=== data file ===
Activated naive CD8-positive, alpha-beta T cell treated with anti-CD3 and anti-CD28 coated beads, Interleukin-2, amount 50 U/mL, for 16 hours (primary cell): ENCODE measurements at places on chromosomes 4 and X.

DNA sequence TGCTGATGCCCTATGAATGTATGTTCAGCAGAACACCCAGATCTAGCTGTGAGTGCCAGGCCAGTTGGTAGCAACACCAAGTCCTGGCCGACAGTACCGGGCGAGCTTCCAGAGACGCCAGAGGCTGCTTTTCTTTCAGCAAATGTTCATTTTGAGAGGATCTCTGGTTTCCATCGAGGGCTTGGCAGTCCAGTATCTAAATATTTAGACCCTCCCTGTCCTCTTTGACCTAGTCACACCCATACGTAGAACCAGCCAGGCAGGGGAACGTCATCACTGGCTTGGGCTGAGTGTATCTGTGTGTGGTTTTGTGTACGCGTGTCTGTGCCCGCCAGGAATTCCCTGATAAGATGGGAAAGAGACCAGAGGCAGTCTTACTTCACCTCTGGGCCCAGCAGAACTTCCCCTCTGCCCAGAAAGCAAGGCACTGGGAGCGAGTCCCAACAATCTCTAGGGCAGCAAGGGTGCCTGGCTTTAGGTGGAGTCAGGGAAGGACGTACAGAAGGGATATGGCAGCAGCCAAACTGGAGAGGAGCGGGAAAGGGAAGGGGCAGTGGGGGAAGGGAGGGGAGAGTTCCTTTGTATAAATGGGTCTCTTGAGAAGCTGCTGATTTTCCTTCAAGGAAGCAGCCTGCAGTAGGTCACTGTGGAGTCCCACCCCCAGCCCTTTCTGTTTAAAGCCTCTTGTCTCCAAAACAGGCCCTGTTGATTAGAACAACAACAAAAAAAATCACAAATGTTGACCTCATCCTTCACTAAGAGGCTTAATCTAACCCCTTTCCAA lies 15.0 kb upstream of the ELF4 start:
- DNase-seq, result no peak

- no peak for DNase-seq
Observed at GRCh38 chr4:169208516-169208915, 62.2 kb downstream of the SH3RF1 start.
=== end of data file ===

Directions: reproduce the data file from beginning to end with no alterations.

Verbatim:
Activated naive CD8-positive, alpha-beta T cell treated with anti-CD3 and anti-CD28 coated beads, Interleukin-2, amount 50 U/mL, for 16 hours (primary cell): ENCODE measurements at places on chromosomes 4 and X.

DNA sequence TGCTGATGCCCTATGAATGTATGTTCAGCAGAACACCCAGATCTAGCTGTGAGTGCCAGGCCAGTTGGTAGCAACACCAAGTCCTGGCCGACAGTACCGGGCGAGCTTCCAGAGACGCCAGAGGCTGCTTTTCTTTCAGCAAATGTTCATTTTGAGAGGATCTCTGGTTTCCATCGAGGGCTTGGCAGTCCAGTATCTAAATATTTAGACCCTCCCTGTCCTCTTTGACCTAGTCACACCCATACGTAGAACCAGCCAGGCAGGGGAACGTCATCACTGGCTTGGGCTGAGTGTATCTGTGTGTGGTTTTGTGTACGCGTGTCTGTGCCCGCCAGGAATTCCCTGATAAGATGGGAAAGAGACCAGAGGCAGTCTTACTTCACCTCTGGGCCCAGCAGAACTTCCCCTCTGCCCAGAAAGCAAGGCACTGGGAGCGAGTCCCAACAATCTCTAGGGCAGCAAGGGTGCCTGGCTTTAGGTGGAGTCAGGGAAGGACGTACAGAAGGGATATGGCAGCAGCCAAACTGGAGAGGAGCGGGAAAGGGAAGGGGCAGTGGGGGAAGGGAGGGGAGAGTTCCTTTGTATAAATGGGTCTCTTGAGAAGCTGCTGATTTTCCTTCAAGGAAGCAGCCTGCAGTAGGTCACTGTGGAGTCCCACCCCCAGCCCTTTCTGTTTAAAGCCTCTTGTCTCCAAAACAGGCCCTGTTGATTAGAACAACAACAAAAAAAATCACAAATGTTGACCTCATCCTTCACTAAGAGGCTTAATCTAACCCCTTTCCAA lies 15.0 kb upstream of the ELF4 start:
- DNase-seq, result no peak

- no peak for DNase-seq
Observed at GRCh38 chr4:169208516-169208915, 62.2 kb downstream of the SH3RF1 start.